When a bridge is built, it's designed to take a certain load. The plans may look technically excellent, the builder may follow them conscientiously, the finished structure may appear to be a work of architectural and aesthetic genius, but no-one actually knows for certain if a 10-ton bridge will take a 10-ton weight until a 10-ton truck gets driven across it.
You also can't drive a 10-ton truck over a 2-ton bridge, that would just be stupid – unless it’s an emergency and you have no other option to get across the river. After all, it might just hold!
I’m routinely asked to review and comment on company procedures, vision statements and risk assessments – all the stuff organisations generate, and brokers adapt, to convince insurers that they take health and safety seriously. The fundamental question I’m supposed to answer: is all this really worth the paper (or web page) it’s written on? Mostly all I can truthfully say is that it looks good, but I can’t tell you if it actually works. This looks like a 10-ton bridge, but I’ve no idea if it will really take a 10-ton weight.
Now we’re finding out the hard way. COVID-19 is the ultimate load test of an organisation’s health and safety culture and management. If you already had solid systems and a positive culture, COVID-19 will be testing them to the limit, but they should hold. If you only had the minimum, it will be creaking under the strain, probably on the edge of failure, and very scary for anyone trying to use it.
The biggest challenge of the crisis is bringing people along with you to help solve complex problems and keep your operations running whilst at the same time dealing with genuine concerns, fear, and misinformation. Strong employee engagement, meaningful consultation and effective communication are all essential to making that work.
Now, more than ever, risk assessment needs to be a meaningful exercise in reasoned decision making and proper integration of control measures into realistic operating procedures. Those procedures need to be developed with and by the people they affect, and who will have to carry them out, or they just won’t work.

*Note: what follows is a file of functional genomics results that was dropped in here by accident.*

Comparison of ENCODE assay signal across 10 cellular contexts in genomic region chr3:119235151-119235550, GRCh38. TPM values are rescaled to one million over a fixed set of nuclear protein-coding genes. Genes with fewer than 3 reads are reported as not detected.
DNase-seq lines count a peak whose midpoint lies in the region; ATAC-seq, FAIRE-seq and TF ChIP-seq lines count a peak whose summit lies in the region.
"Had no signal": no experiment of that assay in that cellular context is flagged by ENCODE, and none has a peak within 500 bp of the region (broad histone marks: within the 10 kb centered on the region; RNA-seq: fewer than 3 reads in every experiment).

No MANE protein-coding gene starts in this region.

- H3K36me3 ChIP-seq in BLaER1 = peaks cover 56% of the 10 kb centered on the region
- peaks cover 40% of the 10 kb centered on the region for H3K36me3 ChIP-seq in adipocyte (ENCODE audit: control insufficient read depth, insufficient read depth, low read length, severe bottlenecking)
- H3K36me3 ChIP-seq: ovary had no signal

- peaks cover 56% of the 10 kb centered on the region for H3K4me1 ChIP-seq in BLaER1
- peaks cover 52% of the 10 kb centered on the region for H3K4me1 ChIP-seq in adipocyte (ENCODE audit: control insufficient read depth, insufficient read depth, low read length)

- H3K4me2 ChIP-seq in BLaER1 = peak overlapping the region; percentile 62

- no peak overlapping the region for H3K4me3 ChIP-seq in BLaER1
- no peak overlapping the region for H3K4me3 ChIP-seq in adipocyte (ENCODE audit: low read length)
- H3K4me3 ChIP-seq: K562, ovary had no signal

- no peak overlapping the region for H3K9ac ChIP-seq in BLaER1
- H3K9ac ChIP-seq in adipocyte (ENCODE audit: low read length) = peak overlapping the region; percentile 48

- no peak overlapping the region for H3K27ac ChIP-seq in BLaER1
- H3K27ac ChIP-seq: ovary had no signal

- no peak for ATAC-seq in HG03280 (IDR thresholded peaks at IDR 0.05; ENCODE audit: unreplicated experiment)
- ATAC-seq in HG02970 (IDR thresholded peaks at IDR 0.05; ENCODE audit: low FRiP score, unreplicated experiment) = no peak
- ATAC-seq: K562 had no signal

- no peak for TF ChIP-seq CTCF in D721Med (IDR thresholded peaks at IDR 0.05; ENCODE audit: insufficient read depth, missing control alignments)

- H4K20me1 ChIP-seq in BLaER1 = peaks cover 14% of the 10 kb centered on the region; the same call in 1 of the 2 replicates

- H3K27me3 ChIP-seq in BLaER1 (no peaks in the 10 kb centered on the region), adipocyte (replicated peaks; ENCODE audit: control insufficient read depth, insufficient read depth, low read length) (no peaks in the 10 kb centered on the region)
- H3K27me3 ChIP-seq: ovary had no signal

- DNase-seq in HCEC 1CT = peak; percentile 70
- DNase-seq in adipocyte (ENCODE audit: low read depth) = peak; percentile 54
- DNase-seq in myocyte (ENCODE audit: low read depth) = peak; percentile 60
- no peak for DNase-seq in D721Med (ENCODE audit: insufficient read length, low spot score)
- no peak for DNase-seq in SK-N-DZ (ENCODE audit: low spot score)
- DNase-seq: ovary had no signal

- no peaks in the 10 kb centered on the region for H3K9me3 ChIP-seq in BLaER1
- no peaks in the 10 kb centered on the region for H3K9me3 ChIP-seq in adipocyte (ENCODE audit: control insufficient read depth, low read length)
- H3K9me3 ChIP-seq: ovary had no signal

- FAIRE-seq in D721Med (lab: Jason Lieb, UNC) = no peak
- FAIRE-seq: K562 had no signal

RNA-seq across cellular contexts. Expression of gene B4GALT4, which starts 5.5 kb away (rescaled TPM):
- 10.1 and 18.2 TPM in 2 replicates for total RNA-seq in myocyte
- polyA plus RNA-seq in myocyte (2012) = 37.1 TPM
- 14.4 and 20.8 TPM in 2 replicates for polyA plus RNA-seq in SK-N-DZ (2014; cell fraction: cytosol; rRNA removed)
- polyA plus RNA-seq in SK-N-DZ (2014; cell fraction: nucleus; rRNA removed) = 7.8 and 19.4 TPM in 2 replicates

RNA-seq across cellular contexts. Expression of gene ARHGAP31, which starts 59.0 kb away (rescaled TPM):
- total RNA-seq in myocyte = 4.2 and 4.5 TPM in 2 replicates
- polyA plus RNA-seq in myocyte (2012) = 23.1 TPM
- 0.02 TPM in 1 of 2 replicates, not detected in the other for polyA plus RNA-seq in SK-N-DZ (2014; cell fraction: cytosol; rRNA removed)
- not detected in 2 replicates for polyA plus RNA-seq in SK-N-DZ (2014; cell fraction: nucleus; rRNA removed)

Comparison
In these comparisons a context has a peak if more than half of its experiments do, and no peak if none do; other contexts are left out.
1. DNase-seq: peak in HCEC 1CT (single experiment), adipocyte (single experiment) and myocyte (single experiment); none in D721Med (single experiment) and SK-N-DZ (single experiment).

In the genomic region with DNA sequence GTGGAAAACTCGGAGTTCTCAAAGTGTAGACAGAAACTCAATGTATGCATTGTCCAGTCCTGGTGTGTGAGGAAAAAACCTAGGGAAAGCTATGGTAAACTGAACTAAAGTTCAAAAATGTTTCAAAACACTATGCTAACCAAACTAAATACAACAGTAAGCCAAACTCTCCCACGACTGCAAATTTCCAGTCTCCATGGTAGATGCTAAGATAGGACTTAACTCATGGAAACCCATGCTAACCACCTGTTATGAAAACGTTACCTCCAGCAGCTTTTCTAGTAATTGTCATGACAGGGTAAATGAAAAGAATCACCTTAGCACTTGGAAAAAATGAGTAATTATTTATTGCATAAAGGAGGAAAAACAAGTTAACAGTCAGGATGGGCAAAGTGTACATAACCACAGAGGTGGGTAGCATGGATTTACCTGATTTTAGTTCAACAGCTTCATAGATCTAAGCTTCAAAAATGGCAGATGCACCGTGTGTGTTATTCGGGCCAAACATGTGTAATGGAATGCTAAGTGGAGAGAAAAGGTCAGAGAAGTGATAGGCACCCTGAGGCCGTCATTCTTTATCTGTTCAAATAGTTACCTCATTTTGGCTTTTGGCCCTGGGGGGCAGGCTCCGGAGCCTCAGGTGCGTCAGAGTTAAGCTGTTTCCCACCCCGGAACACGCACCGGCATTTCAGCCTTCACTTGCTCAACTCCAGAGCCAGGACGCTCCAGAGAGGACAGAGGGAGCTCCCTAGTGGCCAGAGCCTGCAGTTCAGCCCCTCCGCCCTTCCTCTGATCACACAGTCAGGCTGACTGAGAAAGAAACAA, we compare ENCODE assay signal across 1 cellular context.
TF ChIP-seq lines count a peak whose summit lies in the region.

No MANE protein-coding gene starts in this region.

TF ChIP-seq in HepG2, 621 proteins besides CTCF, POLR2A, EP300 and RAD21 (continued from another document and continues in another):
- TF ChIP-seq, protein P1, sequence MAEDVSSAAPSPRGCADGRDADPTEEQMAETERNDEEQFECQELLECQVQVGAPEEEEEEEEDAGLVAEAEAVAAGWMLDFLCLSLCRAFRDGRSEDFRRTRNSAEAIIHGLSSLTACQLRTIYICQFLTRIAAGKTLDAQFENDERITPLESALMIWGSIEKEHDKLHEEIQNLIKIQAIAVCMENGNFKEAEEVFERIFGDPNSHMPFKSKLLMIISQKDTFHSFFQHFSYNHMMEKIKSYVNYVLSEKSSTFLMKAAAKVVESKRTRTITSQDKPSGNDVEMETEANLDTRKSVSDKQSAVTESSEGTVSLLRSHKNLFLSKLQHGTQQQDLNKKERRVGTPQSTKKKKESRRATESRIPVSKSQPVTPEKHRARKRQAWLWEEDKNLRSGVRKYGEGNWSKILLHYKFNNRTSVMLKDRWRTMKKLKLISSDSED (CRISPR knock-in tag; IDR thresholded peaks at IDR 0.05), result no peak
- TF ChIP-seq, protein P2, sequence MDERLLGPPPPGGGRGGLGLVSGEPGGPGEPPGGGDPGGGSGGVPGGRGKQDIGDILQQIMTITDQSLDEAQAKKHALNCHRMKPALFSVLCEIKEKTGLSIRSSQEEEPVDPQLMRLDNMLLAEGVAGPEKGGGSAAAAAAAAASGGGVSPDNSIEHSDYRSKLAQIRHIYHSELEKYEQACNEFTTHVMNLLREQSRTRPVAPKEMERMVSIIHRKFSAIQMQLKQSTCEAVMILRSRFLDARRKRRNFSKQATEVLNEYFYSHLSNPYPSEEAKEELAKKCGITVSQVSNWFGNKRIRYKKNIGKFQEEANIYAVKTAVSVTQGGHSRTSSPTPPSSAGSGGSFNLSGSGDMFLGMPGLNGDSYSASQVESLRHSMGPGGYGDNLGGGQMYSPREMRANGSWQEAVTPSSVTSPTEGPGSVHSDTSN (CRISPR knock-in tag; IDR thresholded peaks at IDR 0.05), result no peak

If we had all these things already, they will be serving us well in the crisis. If we didn’t – well now’s our chance! COVID-19 is a common enemy that everyone can unite around. It brings into sharp focus the inescapable need for visible leadership, the value of competent advice, the benefits of organisational clarity and the utility of a Plan-Do-Check-Act approach. The extreme disruption we are facing is a rare opportunity to re-imagine and re-invent at a time when everyone already expects things to change.
COVID-19 will give me endless material for training courses in the years to come. I’ll have a great example of a zoonosis, and I’ll never have to explain what PPE stands for again. But most of all, it will help me explain why all these things that I’ve been talking about for years are so vital to success. Why it’s worth building, and testing, a 10-ton bridge. One day, you’re going to need it.
Robert Tailby, Principal Casualty Risk Engineer at Chubb Risk Engineering Services, has been with the insurer since 2004. His primary role is to provide expert advice and support to Chubb clients, brokers and underwriters on all aspects of employer's, and public liability risk management. He also leads on Chubb's delivery of IOSH approved health and safety training.